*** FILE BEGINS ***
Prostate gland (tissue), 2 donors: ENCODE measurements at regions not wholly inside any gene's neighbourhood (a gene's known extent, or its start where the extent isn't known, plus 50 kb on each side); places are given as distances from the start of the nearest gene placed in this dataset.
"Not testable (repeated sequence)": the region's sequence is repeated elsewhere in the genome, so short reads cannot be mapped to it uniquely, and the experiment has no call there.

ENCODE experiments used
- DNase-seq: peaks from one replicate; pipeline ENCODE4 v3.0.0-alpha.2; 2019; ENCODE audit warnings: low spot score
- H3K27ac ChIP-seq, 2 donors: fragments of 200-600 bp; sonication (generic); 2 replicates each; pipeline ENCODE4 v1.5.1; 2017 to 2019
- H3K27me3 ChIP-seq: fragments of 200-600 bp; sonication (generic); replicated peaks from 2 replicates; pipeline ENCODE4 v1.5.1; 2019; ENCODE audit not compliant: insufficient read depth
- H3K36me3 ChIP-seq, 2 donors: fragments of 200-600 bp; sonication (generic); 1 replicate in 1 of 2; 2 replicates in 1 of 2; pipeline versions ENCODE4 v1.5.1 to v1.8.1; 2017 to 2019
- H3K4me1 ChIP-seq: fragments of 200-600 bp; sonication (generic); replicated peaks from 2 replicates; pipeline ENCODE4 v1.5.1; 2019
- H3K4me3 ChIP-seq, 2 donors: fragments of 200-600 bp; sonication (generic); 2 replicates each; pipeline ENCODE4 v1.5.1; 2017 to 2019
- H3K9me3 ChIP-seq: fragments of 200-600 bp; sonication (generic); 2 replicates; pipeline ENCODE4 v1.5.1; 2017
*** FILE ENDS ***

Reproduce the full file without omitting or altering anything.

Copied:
Prostate gland (tissue), 2 donors: ENCODE measurements at regions not wholly inside any gene's neighbourhood (a gene's known extent, or its start where the extent isn't known, plus 50 kb on each side); places are given as distances from the start of the nearest gene placed in this dataset.
"Not testable (repeated sequence)": the region's sequence is repeated elsewhere in the genome, so short reads cannot be mapped to it uniquely, and the experiment has no call there.

ENCODE experiments used
- DNase-seq: peaks from one replicate; pipeline ENCODE4 v3.0.0-alpha.2; 2019; ENCODE audit warnings: low spot score
- H3K27ac ChIP-seq, 2 donors: fragments of 200-600 bp; sonication (generic); 2 replicates each; pipeline ENCODE4 v1.5.1; 2017 to 2019
- H3K27me3 ChIP-seq: fragments of 200-600 bp; sonication (generic); replicated peaks from 2 replicates; pipeline ENCODE4 v1.5.1; 2019; ENCODE audit not compliant: insufficient read depth
- H3K36me3 ChIP-seq, 2 donors: fragments of 200-600 bp; sonication (generic); 1 replicate in 1 of 2; 2 replicates in 1 of 2; pipeline versions ENCODE4 v1.5.1 to v1.8.1; 2017 to 2019
- H3K4me1 ChIP-seq: fragments of 200-600 bp; sonication (generic); replicated peaks from 2 replicates; pipeline ENCODE4 v1.5.1; 2019
- H3K4me3 ChIP-seq, 2 donors: fragments of 200-600 bp; sonication (generic); 2 replicates each; pipeline ENCODE4 v1.5.1; 2017 to 2019
- H3K9me3 ChIP-seq: fragments of 200-600 bp; sonication (generic); 2 replicates; pipeline ENCODE4 v1.5.1; 2017